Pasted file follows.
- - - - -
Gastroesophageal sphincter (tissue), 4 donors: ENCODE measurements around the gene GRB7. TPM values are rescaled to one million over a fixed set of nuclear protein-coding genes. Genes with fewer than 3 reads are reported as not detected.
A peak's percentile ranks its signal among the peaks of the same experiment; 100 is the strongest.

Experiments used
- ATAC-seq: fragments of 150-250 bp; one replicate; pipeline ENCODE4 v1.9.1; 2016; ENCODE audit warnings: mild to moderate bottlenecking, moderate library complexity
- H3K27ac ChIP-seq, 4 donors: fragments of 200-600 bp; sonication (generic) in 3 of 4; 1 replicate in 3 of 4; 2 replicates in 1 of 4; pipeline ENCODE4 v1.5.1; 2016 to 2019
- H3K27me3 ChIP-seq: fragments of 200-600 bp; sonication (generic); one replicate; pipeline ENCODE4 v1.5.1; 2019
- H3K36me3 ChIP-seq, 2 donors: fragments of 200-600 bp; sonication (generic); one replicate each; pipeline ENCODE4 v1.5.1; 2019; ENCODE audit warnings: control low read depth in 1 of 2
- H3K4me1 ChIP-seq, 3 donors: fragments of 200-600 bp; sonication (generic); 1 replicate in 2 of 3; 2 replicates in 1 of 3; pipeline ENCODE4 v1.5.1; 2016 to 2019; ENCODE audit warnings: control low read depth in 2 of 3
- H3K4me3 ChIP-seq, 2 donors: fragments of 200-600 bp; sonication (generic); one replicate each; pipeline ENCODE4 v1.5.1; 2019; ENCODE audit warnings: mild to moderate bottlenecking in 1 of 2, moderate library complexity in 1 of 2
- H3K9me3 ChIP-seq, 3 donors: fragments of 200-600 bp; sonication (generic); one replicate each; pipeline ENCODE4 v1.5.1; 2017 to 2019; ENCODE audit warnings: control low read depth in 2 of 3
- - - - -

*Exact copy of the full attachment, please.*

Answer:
Gastroesophageal sphincter (tissue), 4 donors: ENCODE measurements around the gene GRB7. TPM values are rescaled to one million over a fixed set of nuclear protein-coding genes. Genes with fewer than 3 reads are reported as not detected.
A peak's percentile ranks its signal among the peaks of the same experiment; 100 is the strongest.

Experiments used
- ATAC-seq: fragments of 150-250 bp; one replicate; pipeline ENCODE4 v1.9.1; 2016; ENCODE audit warnings: mild to moderate bottlenecking, moderate library complexity
- H3K27ac ChIP-seq, 4 donors: fragments of 200-600 bp; sonication (generic) in 3 of 4; 1 replicate in 3 of 4; 2 replicates in 1 of 4; pipeline ENCODE4 v1.5.1; 2016 to 2019
- H3K27me3 ChIP-seq: fragments of 200-600 bp; sonication (generic); one replicate; pipeline ENCODE4 v1.5.1; 2019
- H3K36me3 ChIP-seq, 2 donors: fragments of 200-600 bp; sonication (generic); one replicate each; pipeline ENCODE4 v1.5.1; 2019; ENCODE audit warnings: control low read depth in 1 of 2
- H3K4me1 ChIP-seq, 3 donors: fragments of 200-600 bp; sonication (generic); 1 replicate in 2 of 3; 2 replicates in 1 of 3; pipeline ENCODE4 v1.5.1; 2016 to 2019; ENCODE audit warnings: control low read depth in 2 of 3
- H3K4me3 ChIP-seq, 2 donors: fragments of 200-600 bp; sonication (generic); one replicate each; pipeline ENCODE4 v1.5.1; 2019; ENCODE audit warnings: mild to moderate bottlenecking in 1 of 2, moderate library complexity in 1 of 2
- H3K9me3 ChIP-seq, 3 donors: fragments of 200-600 bp; sonication (generic); one replicate each; pipeline ENCODE4 v1.5.1; 2017 to 2019; ENCODE audit warnings: control low read depth in 2 of 3